Thus is Teufelsdröckh content that old siek Society should be deliberately burnt (alas ! with quite other fuel than spice-wood): in the faith that she is a Phenix ; and that a new heavenborn young one will rise out of her ashes ! We ourselves, restricted to the duty of Indicator, shall forbear commentary. Meanwhile, will not the judicious reader shake his head, and reproachfully, yet more in sorrow than in anger, say or think : From a Doctor Utriusque Juris, titular Professor in a University, and man to whom hitherto, for his services, Society, bad as she is, has given not only food and raiment (of a kind) but books, tobacco and gukguk, we expected more gratitude to his benefactress ; and less of a blind Trust in the future, which resembles that rather of a philosophical Fatalist and Enthusiast, than of a solid householder paying scot and lot in a Christian country.

CHAPTER VI.

OLD CLOTHES.

As mentioned above, Teufelsdröckh, though a Sansculottist, is in practice probably the politest man extant: his whole heart and life are penetrated and informed with the spirit of Politeness; a noble natural Courtesy shines through him, beautifying his vagaries, like sun-light, making a rosy-fingered, rainbɔw-dyed Aurora out of inere aqueous clouds; nay, brightening London smoke itself into gold vapor, as from the crucible of an alchemist. Hear in what earnest though fantastic wise he expresses himself on this head :

“ Shall Courtesy be done only to the rich, and only by the rich ? In Good-breeding, which differs, if at all, from High-breeding, only as it gracefully remembers the rights of others, rather than gracefully insists on its own rights, I discern no special connection with wealth and birth : but rather that it lies in human nature itself, and is due from all men towards ail men. Of a truth, were your Schoolmaster at his post, and worth anything when there, this, with so much else, 'would be reformed. Nay, each man were then also his neighbor's schoolmaster; till at length a rude-visaged, unmannered Peasant could no more be met with, than a Peasant unacquainted with botanical Physiology, or who felt not that the clod he broke was created in Heaven.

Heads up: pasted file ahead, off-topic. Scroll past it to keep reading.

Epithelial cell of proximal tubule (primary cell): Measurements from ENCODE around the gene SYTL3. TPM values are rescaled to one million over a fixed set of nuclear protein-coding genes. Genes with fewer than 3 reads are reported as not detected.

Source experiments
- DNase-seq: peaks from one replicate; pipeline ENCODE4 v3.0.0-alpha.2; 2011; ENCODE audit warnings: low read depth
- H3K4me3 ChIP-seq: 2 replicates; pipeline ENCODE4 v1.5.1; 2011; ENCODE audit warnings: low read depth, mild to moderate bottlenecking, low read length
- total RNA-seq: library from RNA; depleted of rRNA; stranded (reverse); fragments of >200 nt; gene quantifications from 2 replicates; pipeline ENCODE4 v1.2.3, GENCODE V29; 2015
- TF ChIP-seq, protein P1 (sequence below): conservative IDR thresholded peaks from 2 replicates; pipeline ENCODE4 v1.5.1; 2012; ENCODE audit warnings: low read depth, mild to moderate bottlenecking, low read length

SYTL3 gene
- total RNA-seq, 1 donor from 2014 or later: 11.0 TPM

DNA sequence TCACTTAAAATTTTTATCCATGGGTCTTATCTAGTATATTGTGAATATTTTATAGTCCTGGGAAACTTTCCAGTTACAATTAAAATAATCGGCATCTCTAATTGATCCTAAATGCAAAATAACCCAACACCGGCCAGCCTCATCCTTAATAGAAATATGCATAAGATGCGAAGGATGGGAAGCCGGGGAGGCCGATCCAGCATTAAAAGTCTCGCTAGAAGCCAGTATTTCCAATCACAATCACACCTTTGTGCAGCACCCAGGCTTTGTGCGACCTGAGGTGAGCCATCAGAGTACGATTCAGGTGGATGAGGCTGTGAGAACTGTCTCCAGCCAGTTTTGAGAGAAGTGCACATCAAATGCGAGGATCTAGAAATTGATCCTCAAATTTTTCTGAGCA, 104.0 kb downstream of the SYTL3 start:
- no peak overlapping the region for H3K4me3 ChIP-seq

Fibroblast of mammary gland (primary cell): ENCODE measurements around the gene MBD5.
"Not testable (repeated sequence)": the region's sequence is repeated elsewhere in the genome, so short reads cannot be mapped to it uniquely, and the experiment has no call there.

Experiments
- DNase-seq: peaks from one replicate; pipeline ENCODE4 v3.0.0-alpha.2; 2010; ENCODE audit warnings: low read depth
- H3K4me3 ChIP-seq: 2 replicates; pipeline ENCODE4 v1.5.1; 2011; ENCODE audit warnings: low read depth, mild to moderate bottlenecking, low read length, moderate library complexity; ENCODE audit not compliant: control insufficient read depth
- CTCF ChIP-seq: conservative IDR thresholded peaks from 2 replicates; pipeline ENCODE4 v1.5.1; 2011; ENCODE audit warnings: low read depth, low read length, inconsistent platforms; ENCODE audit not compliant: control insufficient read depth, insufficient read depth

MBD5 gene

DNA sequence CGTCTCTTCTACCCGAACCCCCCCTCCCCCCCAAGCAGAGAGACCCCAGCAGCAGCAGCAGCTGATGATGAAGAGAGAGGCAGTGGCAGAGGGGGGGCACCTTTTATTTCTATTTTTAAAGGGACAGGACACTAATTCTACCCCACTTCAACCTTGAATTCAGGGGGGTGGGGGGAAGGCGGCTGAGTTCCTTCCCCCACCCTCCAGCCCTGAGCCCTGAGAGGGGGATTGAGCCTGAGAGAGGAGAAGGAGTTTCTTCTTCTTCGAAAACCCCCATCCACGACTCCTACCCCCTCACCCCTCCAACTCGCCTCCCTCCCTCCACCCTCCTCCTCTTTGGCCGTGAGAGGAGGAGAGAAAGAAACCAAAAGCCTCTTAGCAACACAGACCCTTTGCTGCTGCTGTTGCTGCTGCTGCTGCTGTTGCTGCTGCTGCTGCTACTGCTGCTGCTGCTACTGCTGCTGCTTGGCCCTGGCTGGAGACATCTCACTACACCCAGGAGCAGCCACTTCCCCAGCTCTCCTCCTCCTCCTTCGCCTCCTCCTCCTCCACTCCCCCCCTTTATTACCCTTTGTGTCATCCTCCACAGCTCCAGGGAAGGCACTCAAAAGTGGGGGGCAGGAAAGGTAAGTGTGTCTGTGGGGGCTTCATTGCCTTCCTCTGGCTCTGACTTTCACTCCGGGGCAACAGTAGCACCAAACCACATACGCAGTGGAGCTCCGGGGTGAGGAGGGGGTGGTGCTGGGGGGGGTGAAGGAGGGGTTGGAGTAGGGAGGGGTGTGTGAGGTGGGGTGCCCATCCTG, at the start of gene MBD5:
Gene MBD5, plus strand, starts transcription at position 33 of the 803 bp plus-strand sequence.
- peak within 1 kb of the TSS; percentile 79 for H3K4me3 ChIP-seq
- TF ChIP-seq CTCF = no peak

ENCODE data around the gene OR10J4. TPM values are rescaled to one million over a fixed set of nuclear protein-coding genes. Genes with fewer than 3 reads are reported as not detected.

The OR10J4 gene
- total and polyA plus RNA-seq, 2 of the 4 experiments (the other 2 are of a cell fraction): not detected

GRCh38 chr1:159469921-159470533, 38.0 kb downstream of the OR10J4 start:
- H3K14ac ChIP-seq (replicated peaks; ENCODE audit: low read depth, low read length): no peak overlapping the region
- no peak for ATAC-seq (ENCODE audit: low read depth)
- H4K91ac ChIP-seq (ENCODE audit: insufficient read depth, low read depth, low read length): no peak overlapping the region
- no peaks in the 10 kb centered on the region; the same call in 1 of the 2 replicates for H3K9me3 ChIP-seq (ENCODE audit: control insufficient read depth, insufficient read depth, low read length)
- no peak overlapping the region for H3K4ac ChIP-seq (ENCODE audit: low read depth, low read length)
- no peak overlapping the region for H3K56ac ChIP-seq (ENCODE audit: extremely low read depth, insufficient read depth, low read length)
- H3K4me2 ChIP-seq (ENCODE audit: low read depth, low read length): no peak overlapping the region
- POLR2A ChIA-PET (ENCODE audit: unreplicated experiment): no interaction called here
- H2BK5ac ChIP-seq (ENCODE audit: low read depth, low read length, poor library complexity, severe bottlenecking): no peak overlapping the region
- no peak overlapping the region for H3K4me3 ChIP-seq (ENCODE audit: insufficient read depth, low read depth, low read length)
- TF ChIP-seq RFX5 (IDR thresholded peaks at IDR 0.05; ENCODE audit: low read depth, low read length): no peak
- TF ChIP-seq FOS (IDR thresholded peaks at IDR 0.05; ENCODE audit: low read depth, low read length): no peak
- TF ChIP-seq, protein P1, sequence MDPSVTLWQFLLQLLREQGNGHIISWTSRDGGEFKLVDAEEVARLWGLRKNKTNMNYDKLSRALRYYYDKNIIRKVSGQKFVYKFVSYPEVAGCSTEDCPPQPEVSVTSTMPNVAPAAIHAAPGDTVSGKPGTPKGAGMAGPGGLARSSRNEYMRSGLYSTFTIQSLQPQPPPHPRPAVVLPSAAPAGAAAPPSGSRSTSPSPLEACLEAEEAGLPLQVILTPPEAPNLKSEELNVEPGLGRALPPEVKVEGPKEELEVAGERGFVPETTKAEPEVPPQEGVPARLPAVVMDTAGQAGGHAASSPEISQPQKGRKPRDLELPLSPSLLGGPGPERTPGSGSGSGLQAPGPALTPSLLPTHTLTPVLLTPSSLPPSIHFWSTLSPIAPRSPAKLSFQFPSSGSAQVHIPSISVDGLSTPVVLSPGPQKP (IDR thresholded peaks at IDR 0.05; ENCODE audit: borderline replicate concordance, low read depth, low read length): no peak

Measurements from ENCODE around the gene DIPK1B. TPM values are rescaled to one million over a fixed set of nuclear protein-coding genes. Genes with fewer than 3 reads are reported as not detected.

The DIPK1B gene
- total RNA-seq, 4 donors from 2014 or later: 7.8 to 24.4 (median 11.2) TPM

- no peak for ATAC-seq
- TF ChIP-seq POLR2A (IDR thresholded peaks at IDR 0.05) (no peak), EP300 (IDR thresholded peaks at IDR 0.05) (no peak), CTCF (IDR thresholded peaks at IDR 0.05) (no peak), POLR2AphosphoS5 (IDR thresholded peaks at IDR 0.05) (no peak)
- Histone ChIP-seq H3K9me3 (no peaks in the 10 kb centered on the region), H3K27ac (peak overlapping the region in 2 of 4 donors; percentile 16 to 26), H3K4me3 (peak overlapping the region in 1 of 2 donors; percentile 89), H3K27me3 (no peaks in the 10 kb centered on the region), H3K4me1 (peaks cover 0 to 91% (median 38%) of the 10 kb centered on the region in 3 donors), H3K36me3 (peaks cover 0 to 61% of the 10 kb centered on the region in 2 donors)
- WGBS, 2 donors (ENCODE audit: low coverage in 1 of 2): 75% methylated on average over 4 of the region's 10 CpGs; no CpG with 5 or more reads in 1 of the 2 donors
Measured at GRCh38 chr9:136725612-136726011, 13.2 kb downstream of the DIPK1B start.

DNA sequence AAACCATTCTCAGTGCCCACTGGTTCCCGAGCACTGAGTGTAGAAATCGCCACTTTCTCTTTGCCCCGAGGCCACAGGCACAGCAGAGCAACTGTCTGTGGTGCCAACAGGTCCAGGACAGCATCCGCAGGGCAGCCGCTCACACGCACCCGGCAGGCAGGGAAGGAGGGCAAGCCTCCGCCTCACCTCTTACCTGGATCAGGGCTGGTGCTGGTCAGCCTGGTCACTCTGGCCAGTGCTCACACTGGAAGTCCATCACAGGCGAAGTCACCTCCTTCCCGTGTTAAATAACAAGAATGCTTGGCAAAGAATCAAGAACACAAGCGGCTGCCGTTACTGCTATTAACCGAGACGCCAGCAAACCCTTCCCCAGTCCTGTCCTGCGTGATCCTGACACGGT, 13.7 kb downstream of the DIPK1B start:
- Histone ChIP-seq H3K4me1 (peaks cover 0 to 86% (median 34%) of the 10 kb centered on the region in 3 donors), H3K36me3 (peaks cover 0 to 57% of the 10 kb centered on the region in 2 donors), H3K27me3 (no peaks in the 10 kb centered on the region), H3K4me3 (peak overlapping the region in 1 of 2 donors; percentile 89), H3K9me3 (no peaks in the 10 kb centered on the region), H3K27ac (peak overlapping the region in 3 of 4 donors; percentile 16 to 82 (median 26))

“ For whether thou bear a sceptre or a sledge-hammer, art thou not ALIVE; is not this thy brother ALIVE? • There is but one Temple in the world,' says Novalis, . and that Temple is the Body of Man. Nothing is holier than this high Form. Bending before man is a reverence done to this Revelation in the Flesh. We touch Heaven, when we lay our hands on a human Body.'

« On which ground I would fain carry it farther than most do; and whereas the English Johnson only bowed to every Clergyman, or man with a shovel-hat, I would how to every Man with any sort of a hat, or with no hat whatever. Is he not a Temple, then; the visible Manifestation and Impersonation of the Divinity ? And yet, alas, such indiscriminate bowing serves not. For there is a Devil dwells in man, as well as a Divinity; and loo often the bow is but pocketed by the for

It would go to the pocket of Vanity (which is your clearest phasis of the Devil, in these times); therefore must we withhold it.

“ The gladder am I, on the other hand, to do reverence to those Shells and outer Husks of the Body, wherein no devilish passion any longer lodges, but only the pure emblem and effigies of Man: I mean, to Empty, or even to Cast Clothes. Nay, is it not to Clothes that most men do

mer.